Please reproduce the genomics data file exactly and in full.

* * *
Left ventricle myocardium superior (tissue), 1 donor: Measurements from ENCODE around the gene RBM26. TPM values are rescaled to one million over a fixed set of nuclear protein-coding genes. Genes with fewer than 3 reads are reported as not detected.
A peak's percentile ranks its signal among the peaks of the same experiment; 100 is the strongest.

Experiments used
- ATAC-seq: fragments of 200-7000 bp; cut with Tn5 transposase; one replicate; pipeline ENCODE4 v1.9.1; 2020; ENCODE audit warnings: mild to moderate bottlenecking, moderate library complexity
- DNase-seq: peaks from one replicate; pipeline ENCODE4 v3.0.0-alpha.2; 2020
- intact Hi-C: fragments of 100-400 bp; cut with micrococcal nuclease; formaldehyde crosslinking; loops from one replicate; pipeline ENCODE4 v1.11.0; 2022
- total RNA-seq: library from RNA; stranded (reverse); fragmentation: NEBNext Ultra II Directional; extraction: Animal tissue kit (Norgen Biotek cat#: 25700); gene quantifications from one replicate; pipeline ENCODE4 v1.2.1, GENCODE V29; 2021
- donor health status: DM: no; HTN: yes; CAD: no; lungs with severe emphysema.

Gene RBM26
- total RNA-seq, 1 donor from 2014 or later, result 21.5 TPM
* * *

Left ventricle myocardium superior (tissue), 1 donor: Measurements from ENCODE around the gene RBM26. TPM values are rescaled to one million over a fixed set of nuclear protein-coding genes. Genes with fewer than 3 reads are reported as not detected.
A peak's percentile ranks its signal among the peaks of the same experiment; 100 is the strongest.

Experiments used
- ATAC-seq: fragments of 200-7000 bp; cut with Tn5 transposase; one replicate; pipeline ENCODE4 v1.9.1; 2020; ENCODE audit warnings: mild to moderate bottlenecking, moderate library complexity
- DNase-seq: peaks from one replicate; pipeline ENCODE4 v3.0.0-alpha.2; 2020
- intact Hi-C: fragments of 100-400 bp; cut with micrococcal nuclease; formaldehyde crosslinking; loops from one replicate; pipeline ENCODE4 v1.11.0; 2022
- total RNA-seq: library from RNA; stranded (reverse); fragmentation: NEBNext Ultra II Directional; extraction: Animal tissue kit (Norgen Biotek cat#: 25700); gene quantifications from one replicate; pipeline ENCODE4 v1.2.1, GENCODE V29; 2021
- donor health status: DM: no; HTN: yes; CAD: no; lungs with severe emphysema.

Gene RBM26
- total RNA-seq, 1 donor from 2014 or later, result 21.5 TPM